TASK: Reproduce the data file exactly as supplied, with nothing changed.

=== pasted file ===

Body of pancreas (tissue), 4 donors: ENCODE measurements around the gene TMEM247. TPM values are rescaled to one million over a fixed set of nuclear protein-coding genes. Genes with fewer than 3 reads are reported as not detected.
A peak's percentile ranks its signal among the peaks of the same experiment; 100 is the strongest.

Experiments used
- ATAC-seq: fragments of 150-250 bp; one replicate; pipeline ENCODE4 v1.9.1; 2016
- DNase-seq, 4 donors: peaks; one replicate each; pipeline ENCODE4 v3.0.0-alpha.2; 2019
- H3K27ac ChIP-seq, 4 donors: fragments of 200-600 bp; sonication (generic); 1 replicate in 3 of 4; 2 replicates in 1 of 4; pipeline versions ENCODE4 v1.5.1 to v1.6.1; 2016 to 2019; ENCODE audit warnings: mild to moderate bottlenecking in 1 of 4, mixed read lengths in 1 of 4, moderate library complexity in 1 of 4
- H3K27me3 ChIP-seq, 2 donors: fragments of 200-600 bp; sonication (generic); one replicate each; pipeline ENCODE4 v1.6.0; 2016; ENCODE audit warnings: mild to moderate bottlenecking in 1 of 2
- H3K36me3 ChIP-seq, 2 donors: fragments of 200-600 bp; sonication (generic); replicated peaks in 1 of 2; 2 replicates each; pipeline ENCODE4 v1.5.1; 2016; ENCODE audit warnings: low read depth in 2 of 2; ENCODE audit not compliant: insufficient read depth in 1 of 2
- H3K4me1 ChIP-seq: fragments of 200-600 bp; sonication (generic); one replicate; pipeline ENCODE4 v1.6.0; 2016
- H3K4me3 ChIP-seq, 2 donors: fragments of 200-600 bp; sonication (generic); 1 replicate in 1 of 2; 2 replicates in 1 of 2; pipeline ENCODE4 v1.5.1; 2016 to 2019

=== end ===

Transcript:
Body of pancreas (tissue), 4 donors: ENCODE measurements around the gene TMEM247. TPM values are rescaled to one million over a fixed set of nuclear protein-coding genes. Genes with fewer than 3 reads are reported as not detected.
A peak's percentile ranks its signal among the peaks of the same experiment; 100 is the strongest.

Experiments used
- ATAC-seq: fragments of 150-250 bp; one replicate; pipeline ENCODE4 v1.9.1; 2016
- DNase-seq, 4 donors: peaks; one replicate each; pipeline ENCODE4 v3.0.0-alpha.2; 2019
- H3K27ac ChIP-seq, 4 donors: fragments of 200-600 bp; sonication (generic); 1 replicate in 3 of 4; 2 replicates in 1 of 4; pipeline versions ENCODE4 v1.5.1 to v1.6.1; 2016 to 2019; ENCODE audit warnings: mild to moderate bottlenecking in 1 of 4, mixed read lengths in 1 of 4, moderate library complexity in 1 of 4
- H3K27me3 ChIP-seq, 2 donors: fragments of 200-600 bp; sonication (generic); one replicate each; pipeline ENCODE4 v1.6.0; 2016; ENCODE audit warnings: mild to moderate bottlenecking in 1 of 2
- H3K36me3 ChIP-seq, 2 donors: fragments of 200-600 bp; sonication (generic); replicated peaks in 1 of 2; 2 replicates each; pipeline ENCODE4 v1.5.1; 2016; ENCODE audit warnings: low read depth in 2 of 2; ENCODE audit not compliant: insufficient read depth in 1 of 2
- H3K4me1 ChIP-seq: fragments of 200-600 bp; sonication (generic); one replicate; pipeline ENCODE4 v1.6.0; 2016
- H3K4me3 ChIP-seq, 2 donors: fragments of 200-600 bp; sonication (generic); 1 replicate in 1 of 2; 2 replicates in 1 of 2; pipeline ENCODE4 v1.5.1; 2016 to 2019